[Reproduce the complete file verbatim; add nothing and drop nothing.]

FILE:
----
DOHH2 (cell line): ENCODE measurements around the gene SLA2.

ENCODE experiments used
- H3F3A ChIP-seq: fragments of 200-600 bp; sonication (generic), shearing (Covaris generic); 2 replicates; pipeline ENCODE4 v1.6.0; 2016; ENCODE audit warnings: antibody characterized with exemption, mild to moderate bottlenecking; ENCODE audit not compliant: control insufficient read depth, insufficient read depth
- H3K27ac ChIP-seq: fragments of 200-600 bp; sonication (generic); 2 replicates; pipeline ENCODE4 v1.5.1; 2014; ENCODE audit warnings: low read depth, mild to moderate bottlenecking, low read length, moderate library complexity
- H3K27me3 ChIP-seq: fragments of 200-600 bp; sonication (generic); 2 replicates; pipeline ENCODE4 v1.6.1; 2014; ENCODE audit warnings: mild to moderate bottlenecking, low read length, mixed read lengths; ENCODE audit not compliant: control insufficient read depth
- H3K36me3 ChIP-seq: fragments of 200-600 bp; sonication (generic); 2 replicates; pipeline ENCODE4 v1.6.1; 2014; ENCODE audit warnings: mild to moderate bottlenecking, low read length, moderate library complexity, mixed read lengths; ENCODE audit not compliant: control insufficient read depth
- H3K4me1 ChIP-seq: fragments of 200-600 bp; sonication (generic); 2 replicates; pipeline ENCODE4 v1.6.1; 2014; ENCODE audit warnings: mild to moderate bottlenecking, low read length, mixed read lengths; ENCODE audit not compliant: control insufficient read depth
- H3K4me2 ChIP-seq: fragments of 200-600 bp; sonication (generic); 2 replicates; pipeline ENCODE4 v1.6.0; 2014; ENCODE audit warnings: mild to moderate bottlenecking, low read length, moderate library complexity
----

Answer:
DOHH2 (cell line): ENCODE measurements around the gene SLA2.

ENCODE experiments used
- H3F3A ChIP-seq: fragments of 200-600 bp; sonication (generic), shearing (Covaris generic); 2 replicates; pipeline ENCODE4 v1.6.0; 2016; ENCODE audit warnings: antibody characterized with exemption, mild to moderate bottlenecking; ENCODE audit not compliant: control insufficient read depth, insufficient read depth
- H3K27ac ChIP-seq: fragments of 200-600 bp; sonication (generic); 2 replicates; pipeline ENCODE4 v1.5.1; 2014; ENCODE audit warnings: low read depth, mild to moderate bottlenecking, low read length, moderate library complexity
- H3K27me3 ChIP-seq: fragments of 200-600 bp; sonication (generic); 2 replicates; pipeline ENCODE4 v1.6.1; 2014; ENCODE audit warnings: mild to moderate bottlenecking, low read length, mixed read lengths; ENCODE audit not compliant: control insufficient read depth
- H3K36me3 ChIP-seq: fragments of 200-600 bp; sonication (generic); 2 replicates; pipeline ENCODE4 v1.6.1; 2014; ENCODE audit warnings: mild to moderate bottlenecking, low read length, moderate library complexity, mixed read lengths; ENCODE audit not compliant: control insufficient read depth
- H3K4me1 ChIP-seq: fragments of 200-600 bp; sonication (generic); 2 replicates; pipeline ENCODE4 v1.6.1; 2014; ENCODE audit warnings: mild to moderate bottlenecking, low read length, mixed read lengths; ENCODE audit not compliant: control insufficient read depth
- H3K4me2 ChIP-seq: fragments of 200-600 bp; sonication (generic); 2 replicates; pipeline ENCODE4 v1.6.0; 2014; ENCODE audit warnings: mild to moderate bottlenecking, low read length, moderate library complexity